E3 2011: Bastion Hands-On Preview – Breaking and Building
Written Tuesday, June 28, 2011 By Richard WalkerView author's profile
Amid the buzz of the E3 showfloor, it can be all too easy to overlook the smaller games on offer, but we're immensely happy that we took the time to check out Bastion, Supergiant Games' charming retro RPG that's heading to the Xbox Live Arcade as part of the annual 'Summer of Arcade' promotion. We have to admit to knowing almost nothing about Bastion upon seeing it for the first time just on the edge of Warner Bros. Interactive Entertainment's booth, but from the moment we pick up a controller to try the game out, we're utterly smitten.
What strikes us first are the bold and colourful visuals that take us back to adventure games of old, but Bastion somehow looks simultaneously fresh and new, whereas playing the game feels both refreshing and strangely familiar. too “It's like something you've played before, but you haven't played it before,” the game's voiceover talent, Logan Cunningham tells us. “We're really excited about the game.” Cunningham provides the voice of Bastion's dynamic, adaptive narration, which is brilliantly macho and gravelly, describing almost every action you perform. It should be a big selling point for Bastion.
In Bastion, you play as an anime-style hero simply referred to as 'the kid', who starts our demo waking up to find his world has collapsed around him in the wake of an event called the Calamity. From the moment you begin, the narration kicks in and keeps the pace of the game rolling along at a fair lick. An isometric scrolling brawler at heart, Bastion's first weapon is a chunky Cael Hammer and we immediately set to work smashing up anything and everything in sight. “The kid rages for a while” the narration chimes in as we go on a rampage before deciding to get a move on. As you run through a stage in Bastion, the ground forms beneath your feet creating bridges and platforms as you go.
Soon, we find ourselves in the first open area, where we're attacked by pickaxe-wielding green 'gas fellows' and little black oily 'squirts'. “The kid takes out one squirt, then another...” that fantastic narration manages to keep up with everything that's going on, giving Bastion a magical, interactive storybook feel that we can't say we've really experienced before in this kind of game. It's easy to pick up and play too, with B swinging the hammer and X shooting projectiles like arrows from your Breaker's Bow or fireballs from your Flame Repeater. There'll be a total of ten upgradable weapons in the game, including a War Machete that can be thrown at enemies. All weapons can be upgraded in the Forge, which is one of three buildings you can visit or add to the bastion hub that you're striving to restore to its former glory, before the Calamity struck.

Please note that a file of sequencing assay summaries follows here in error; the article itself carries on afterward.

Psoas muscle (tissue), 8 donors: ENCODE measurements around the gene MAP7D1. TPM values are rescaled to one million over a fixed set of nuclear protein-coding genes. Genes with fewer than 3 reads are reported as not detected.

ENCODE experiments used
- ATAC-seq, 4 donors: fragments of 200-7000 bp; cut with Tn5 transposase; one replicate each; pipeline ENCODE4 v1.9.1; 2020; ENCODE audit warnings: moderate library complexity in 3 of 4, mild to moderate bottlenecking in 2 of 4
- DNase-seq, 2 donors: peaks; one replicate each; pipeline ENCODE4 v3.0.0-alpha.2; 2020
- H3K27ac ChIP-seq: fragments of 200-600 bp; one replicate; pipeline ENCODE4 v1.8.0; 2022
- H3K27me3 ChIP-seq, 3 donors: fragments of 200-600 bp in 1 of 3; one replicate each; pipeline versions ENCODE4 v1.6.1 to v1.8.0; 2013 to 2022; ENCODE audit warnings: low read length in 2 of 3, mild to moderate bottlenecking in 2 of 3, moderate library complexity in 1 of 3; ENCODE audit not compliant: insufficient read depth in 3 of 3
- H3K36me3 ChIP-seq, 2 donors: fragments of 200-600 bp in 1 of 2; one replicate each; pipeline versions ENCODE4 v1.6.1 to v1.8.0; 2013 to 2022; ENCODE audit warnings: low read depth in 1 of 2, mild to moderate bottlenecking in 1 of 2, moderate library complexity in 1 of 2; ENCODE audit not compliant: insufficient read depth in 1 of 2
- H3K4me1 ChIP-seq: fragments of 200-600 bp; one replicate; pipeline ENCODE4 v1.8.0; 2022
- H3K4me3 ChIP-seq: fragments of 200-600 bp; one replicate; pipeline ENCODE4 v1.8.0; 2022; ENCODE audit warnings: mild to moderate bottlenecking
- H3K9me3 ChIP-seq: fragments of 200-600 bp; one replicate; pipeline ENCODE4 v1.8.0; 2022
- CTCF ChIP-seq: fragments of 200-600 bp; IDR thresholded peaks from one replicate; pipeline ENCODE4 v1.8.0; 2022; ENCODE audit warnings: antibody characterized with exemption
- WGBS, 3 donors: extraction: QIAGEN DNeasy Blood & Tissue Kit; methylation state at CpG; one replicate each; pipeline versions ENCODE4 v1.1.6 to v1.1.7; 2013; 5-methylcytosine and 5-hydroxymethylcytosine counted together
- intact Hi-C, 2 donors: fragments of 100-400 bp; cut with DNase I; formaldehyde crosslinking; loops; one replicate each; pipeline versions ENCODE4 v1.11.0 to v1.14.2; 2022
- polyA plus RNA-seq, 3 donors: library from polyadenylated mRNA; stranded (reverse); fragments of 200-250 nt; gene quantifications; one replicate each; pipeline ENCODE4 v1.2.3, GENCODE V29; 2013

Other buildings include the Distillery, where you can purchase spirits to level up your abilities, granting you bonuses in combat, and the Arsenal, where you can equip your two weapons alongside a secret skill - like the whirlwind spell we acquire - that you can activate with the right trigger. Collecting fragments of the old world are usable at the bastion, which you rebuild by collecting cores. Removing one such core from its plinth causes the environment to collapse and we have to run for dear life, shooting bolt-firing turrets along the way. It's after this escape that we're introduced to 'the stranger', the man behind the drawling narration, who in turn introduces us to the bastion for the first time. We lay our first structure in the bastion and start the rebuilding process, putting down a Forge where we can upgrade our weaponry.
In Bastion, you'll be able to visit saloons, fight enemies and collect items, all while the narration keeps track of what you're doing. “We're not fans of games that interrupt the game experience,” Cunningham adds, explaining Bastion's freewheeling pace, which has you constantly on the move, shifting the 'fog of war' as the platforms form ahead of you. There'll be 40 locations to visit in all, with gorgeous hand-drawn 2D environments to explore that wear their old-school 16-bit influences on their sleeve. Bastion reminds us of Final Fantasy Tactics or Shining Force, and indeed it's a throwback to those classic RPG games of old, but still feels fresh and exciting with its crisp HD visuals and lush fantasy environments. Bastion will also offer between 8-10 hours of gameplay according to indie start-up developer Supergiant Games, with a New Game+ option available should you want to replay the game.
Based upon our hands-on with Bastion's prologue, fans of old-school RPGs will be utterly charmed, while everyone else will undoubtedly find the game effortlessly disarming. If the rest of Bastion measures up to what we've played thus far, then we're in for a real treat when it kicks off the Summer of Arcade on XBLA in style.
Bastion will be opening the Summer of Arcade promotion on the Xbox Live Arcade from July 20th for 1200 Microsoft Points.